The Indiana Department of Environmental Management (IDEM), Indiana Department of Transportation (INDOT), Indiana Department of Natural Resources (IDNR) and Indiana Department of Homeland Security (IDHS) developed this project in cooperation in order to assist in the connection of property owners willing to provide land for compensatory mitigation and organizations that must complete compensatory mitigation as part of their project. The goal is to easily identify potential sites and streamline restoration and other mitigation projects.
Even restoration projects sometimes need permits. Navigating the permitting process can be confusing. To find out if your project may require a permit or to get a bird’s-eye view of the permitting process, consult this handbook and contact the agencies listed inside.
This chapter gives an overview of various management measures that might be selected, discusses how to identify existing management efforts in the watershed and provides considerations for selecting management options.
The Big Walnut Creek Watershed Alliance (Putnam, Hendricks, Boone Counties) developed BMP selection criteria based on land use and restoration potential, then selected appropriate BMPs for the higher ranking subwatersheds. See narrative and tables from their WMP for an idea of how to select and rank BMPs for your watershed.
Indiana NRCS has prepared watershed assessments for each of the eight-digit watersheds in Indiana based upon statewide layers available in 2008. The watershed assessment reports include information regarding the amount of and cost of particular BMPs it would take to remediate nonpoint source pollution concerns. Keep in mind that these assessments do not include concerns for which statewide GIS data layers are unavailable such as septic system failures, combined sewer overflow releases, county comprehensive plans (future development potential), legal drain designations or riparian buffers.
The eFOTG is a national manual of specifications for conservation BMPs, developed by the USDA-Natural Resource Conservation Service (NRCS), which has become the standard design reference for the planning and installation of BMPs. You can use this to learn about specific BMPs, or you might use it to provide specifications on a project to implement. This link will take you to the state map for Indiana, but you will need to click on the "Section IV" link after you've selected your county to find the most relevant information.
You've created a watershed management plan and obtained funding to implement that plan – now how do you get those practices on the ground? Check out this NRCS-published workbook for marketing best management practices to producers. The workbook takes you through the process of creating a marketing plan to help you to address your resource concerns.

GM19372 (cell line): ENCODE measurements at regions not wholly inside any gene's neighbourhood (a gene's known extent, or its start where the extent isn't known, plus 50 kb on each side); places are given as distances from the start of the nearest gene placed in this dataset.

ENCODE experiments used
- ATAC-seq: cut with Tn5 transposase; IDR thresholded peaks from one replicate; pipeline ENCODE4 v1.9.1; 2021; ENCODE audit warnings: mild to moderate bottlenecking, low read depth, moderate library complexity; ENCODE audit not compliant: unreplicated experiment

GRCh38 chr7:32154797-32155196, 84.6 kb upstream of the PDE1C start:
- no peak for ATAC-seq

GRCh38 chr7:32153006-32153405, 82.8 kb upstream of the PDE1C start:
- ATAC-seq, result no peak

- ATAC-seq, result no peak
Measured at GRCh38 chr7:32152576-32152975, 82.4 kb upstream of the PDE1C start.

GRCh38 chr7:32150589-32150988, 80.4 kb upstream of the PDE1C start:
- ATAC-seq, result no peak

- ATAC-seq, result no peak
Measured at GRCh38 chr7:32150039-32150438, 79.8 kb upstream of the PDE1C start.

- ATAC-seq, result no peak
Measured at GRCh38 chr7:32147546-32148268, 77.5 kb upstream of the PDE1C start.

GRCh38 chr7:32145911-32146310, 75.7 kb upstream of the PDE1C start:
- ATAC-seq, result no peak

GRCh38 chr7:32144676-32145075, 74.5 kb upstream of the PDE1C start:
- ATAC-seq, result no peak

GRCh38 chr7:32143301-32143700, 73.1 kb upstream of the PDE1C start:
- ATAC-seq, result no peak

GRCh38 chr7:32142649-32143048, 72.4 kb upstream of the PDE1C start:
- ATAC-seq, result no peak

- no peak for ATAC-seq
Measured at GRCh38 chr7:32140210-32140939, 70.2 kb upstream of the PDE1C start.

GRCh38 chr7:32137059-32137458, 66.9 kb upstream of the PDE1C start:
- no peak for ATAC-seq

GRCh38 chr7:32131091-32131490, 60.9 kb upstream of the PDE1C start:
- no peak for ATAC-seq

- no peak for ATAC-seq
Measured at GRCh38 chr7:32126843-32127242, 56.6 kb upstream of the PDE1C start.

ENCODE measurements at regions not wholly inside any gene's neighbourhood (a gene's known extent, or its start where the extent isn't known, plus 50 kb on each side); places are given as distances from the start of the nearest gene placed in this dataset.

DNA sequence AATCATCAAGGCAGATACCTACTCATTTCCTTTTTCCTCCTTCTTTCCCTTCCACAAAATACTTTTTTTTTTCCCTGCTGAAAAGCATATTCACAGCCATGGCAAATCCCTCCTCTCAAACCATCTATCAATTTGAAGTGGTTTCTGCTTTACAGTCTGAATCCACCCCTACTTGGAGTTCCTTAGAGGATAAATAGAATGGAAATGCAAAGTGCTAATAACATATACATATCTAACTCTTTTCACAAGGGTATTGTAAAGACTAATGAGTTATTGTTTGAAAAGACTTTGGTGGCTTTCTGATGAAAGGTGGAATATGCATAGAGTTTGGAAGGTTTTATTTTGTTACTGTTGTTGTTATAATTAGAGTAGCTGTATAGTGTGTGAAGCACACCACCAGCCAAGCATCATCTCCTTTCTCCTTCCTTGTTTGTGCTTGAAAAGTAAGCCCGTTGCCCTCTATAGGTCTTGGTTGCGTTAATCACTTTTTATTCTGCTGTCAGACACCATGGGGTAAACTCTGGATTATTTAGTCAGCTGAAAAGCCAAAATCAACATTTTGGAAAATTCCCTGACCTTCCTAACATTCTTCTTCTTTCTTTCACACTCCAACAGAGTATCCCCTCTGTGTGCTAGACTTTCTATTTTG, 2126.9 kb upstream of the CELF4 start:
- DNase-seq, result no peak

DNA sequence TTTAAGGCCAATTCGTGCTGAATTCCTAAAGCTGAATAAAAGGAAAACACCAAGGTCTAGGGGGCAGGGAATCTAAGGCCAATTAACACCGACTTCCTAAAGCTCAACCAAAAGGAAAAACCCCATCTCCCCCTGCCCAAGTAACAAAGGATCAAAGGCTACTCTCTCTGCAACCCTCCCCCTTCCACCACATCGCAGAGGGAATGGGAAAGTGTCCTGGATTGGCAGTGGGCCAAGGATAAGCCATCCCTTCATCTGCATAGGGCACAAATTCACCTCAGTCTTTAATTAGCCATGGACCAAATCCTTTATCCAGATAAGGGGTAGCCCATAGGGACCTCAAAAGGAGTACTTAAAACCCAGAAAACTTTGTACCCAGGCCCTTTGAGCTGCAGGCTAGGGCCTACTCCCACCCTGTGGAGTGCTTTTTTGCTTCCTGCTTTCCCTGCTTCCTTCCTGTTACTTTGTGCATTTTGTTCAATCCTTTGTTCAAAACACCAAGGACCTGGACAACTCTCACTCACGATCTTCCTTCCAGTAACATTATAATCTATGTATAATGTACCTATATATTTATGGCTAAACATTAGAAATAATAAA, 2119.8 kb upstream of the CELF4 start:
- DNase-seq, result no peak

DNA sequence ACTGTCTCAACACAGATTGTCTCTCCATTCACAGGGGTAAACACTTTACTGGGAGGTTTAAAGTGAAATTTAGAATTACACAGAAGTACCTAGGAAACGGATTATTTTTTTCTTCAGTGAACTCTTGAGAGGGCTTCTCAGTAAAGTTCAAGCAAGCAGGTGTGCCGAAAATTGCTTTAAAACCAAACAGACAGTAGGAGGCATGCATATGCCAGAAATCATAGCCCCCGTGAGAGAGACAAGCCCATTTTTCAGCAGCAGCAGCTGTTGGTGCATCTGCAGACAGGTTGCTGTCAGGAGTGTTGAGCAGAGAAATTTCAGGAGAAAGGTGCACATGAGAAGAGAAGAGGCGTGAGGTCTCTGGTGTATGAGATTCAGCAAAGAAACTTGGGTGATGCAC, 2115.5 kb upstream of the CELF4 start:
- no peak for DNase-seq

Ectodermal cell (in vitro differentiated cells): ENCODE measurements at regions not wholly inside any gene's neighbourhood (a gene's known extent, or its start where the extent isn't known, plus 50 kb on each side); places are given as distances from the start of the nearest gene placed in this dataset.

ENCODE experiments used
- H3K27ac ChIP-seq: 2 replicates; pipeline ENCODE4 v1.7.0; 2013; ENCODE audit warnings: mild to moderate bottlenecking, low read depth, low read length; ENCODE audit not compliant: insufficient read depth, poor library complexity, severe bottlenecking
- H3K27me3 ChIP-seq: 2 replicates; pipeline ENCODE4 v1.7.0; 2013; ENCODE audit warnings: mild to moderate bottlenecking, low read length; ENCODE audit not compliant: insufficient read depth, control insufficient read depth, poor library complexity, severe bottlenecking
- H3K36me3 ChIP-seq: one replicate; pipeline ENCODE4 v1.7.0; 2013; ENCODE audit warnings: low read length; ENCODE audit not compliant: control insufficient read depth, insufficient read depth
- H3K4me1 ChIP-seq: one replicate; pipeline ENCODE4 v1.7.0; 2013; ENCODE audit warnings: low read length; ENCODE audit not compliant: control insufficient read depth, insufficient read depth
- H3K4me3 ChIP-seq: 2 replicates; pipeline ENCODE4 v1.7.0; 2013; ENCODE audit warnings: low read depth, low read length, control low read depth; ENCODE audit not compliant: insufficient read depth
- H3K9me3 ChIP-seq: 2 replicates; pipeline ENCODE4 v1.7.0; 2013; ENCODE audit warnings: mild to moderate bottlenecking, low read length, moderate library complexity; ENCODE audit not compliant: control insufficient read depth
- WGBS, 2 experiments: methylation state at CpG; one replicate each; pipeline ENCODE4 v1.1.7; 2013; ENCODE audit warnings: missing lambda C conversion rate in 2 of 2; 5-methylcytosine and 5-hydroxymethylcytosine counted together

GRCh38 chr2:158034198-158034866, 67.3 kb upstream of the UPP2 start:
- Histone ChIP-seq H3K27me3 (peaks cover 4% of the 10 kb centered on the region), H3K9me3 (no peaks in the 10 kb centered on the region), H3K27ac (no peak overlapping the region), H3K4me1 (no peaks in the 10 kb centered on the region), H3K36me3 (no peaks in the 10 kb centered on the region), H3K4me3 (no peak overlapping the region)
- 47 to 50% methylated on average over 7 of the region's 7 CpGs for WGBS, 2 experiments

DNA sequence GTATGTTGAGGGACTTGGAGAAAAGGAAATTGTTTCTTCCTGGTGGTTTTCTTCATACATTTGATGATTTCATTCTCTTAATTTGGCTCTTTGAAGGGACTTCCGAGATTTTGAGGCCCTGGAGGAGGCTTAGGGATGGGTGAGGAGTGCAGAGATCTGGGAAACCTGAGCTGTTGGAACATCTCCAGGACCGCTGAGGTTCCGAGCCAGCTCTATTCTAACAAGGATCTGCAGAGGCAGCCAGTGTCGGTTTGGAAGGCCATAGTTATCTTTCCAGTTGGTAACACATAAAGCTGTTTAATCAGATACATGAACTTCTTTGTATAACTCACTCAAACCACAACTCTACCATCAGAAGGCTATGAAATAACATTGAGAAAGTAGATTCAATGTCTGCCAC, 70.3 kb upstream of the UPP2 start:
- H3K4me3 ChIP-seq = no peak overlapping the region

This handbook describes how to perform drainage operations in the most environmentally friendly manner. The handbook is advisory in nature and does not supersede the powers granted to government agencies by Indiana statute.
This practical booklet takes producers (and watershed coordinators!) through an assessment of current practices in a specific farm. Recommendations for water quality improvement are made for areas that need improvement.
This U.S. EPA Web site contains information on BMPs that can be used to implement the six minimum control measures required by the Stormwater Phase II rule. The BMPs for the public education, public involvement, construction and post-construction control measures may be of particular interest to those involved in watershed planning and implementation efforts.
The Indiana chapter of the American Planning Association provides a handbook to train citizens who are involved in local planning. The guide discusses the roles of the plan commission and BZA, how to avoid planning pitfalls, comprehensive planning, zoning and subdivision control ordinances, and administrative procedures. Use the guide to learn more about your local plan commission and how to include them in the watershed planning process.
Rainfall from construction sites without proper storm water planning and implementation can cause soil erosion and sedimentation of nearby creeks and streams. This handbook describes mitigating practices that can be used on active construction sites and those that should be included in the final site design to control storm water run-off.
This BMP selection tool is intended to help educate site designers and developers about some of the important factors associated with the selection of post-construction stormwater BMPs for a given site. The Web site also includes fact sheets for each BMP.
Landowners’ time can be counted as match when they participate in installing BMPs on their land. This brochure by Purdue University will help you to determine how much match is appropriate to assign to various agricultural activities.
This Web site provides a clearinghouse of cost estimates for installing BMPs and writing management plans. Use it as a reference when you are setting caps for your cost-share program or for planning the budget for a grant proposal.